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  19. Thanks Myrna! I think what made this so emotional is that my father died when I was about 15; and my three older brothers and mother have all passed away. When you add to this the other things that have passed away such as bottle milk delivered to the door, wooden sidewalks, and the treadle sewing machine; it made me feel as though I lived another life back then; and sometimes I miss it desperately. Ah, such bittersweet melancholy! :)

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  20. What a beautiful poem and tribute to your family. I'm going to look at the site you used to write this and attempt it, though it won't be as poetic as yours. Thanks for sharing this.

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  21. Hi Sandy! Thank you for stopping and leaving a comment. I hope you do write one of those poems. I'm sure it would be lovely!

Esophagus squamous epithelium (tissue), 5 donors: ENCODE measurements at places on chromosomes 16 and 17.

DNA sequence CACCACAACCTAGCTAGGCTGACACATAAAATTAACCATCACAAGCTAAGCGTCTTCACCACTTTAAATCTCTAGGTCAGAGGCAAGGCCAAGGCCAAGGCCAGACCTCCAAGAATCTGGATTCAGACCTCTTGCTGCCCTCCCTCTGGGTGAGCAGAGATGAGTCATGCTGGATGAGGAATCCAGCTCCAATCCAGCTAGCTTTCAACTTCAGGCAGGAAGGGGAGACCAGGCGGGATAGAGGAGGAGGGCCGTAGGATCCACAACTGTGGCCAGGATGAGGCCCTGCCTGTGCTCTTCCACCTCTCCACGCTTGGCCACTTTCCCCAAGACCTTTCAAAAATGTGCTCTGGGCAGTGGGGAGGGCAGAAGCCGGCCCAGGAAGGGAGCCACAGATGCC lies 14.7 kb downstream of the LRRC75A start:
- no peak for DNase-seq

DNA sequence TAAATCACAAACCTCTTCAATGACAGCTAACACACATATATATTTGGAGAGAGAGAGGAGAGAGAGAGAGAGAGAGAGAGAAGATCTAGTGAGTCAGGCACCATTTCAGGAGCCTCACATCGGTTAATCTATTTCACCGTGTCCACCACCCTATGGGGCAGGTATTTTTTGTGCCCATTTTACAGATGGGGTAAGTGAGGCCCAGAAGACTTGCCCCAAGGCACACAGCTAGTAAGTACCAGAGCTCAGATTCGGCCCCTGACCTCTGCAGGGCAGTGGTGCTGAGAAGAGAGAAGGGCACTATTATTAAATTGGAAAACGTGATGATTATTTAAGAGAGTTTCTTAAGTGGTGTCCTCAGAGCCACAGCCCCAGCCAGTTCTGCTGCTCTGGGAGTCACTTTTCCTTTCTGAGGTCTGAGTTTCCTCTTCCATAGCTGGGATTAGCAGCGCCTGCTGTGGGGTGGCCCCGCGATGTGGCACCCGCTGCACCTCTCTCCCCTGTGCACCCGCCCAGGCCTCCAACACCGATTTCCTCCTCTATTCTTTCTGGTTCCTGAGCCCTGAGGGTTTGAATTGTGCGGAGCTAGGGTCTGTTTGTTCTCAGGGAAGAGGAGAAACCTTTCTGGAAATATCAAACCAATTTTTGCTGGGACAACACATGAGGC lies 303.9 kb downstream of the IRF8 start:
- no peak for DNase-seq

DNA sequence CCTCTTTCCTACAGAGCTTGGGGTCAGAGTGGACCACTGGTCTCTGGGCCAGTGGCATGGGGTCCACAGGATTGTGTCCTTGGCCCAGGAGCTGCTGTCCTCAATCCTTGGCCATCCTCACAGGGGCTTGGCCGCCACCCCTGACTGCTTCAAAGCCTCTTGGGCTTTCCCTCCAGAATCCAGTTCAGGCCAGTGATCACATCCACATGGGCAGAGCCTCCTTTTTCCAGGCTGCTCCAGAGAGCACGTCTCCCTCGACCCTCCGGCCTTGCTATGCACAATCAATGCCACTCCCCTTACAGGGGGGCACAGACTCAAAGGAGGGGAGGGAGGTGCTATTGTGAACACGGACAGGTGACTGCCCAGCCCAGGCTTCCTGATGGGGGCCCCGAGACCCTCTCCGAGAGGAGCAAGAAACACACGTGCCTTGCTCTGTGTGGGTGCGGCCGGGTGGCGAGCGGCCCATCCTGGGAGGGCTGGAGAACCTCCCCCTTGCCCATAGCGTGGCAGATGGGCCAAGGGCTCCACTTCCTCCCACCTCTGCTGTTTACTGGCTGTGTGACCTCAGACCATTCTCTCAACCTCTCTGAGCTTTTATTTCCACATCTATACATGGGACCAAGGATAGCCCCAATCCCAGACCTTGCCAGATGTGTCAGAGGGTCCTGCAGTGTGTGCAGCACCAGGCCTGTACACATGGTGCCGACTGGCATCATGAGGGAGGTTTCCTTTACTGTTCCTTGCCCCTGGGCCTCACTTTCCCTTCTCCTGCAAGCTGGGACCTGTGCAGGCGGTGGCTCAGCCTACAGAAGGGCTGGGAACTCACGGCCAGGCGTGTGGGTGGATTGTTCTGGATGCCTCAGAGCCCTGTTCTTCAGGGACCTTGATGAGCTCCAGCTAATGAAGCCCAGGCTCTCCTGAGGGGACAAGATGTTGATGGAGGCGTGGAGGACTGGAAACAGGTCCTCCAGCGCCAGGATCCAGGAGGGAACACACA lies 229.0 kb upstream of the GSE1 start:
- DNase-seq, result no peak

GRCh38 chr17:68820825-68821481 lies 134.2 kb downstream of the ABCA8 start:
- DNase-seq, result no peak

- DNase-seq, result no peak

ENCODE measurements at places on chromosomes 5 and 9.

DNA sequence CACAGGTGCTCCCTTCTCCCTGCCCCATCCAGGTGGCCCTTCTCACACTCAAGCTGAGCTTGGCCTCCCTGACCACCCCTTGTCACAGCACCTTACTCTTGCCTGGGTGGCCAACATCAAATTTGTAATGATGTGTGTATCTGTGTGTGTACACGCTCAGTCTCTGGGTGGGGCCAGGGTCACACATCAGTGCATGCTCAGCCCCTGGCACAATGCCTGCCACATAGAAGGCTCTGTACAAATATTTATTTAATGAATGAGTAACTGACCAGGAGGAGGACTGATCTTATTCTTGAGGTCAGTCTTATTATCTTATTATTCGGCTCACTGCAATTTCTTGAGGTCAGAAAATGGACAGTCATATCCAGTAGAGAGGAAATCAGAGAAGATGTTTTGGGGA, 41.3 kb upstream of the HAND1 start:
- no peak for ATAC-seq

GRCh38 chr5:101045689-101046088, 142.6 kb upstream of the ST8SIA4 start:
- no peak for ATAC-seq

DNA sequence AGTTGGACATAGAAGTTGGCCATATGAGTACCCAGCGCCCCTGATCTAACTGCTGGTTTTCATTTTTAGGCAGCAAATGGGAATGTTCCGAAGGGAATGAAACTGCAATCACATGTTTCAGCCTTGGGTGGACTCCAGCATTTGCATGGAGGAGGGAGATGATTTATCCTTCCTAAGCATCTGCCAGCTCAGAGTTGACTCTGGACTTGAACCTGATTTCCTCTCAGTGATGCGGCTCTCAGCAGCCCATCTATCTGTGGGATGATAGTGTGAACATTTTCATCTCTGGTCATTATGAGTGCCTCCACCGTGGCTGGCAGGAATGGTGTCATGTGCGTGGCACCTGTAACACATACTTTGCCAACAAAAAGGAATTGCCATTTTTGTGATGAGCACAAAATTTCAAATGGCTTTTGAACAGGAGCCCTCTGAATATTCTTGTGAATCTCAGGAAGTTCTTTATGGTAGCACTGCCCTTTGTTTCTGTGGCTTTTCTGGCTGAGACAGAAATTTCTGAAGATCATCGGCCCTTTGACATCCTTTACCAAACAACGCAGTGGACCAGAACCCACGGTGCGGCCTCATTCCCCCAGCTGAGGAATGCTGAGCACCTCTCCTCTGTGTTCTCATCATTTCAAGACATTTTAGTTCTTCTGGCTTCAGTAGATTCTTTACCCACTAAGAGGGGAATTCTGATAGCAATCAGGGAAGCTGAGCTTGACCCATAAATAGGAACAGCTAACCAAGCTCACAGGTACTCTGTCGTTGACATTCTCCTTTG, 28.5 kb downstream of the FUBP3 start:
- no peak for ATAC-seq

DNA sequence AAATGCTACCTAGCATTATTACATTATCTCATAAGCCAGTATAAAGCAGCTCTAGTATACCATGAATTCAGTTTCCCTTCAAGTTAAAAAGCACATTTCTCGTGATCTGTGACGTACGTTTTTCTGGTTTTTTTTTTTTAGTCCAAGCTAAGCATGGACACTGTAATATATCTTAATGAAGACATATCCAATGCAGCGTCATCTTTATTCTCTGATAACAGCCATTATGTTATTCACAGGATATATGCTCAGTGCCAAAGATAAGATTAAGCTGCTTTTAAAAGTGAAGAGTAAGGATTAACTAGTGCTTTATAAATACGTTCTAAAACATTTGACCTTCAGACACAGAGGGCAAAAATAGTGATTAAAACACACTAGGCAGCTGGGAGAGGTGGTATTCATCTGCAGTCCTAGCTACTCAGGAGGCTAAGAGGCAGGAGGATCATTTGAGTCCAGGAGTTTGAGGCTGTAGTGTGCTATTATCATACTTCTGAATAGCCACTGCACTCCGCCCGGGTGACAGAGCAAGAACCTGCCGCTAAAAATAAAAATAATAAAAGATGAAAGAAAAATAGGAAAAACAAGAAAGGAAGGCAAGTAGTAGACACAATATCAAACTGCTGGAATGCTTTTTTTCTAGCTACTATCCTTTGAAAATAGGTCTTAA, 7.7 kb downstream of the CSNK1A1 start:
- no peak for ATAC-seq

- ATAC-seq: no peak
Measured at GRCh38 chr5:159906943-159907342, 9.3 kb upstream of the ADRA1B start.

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  22. Thank you, again Debora for being my guest!

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  23. Thanks Sandy! I wouldn't be so sure about that! I would really encourage you to take some time and jot things down that come to mind from your past. You'll be surprised at how colorful your childhood was! Let me know when it's done. I wanna see them all!

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  24. Pssst! Come on over and leave a comment on today's post to get a chance at winning a signed copy of Carol Kilgore's book.

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I love comments, especially because I know the time it takes to stop and type one, even a short one! Thanks very much!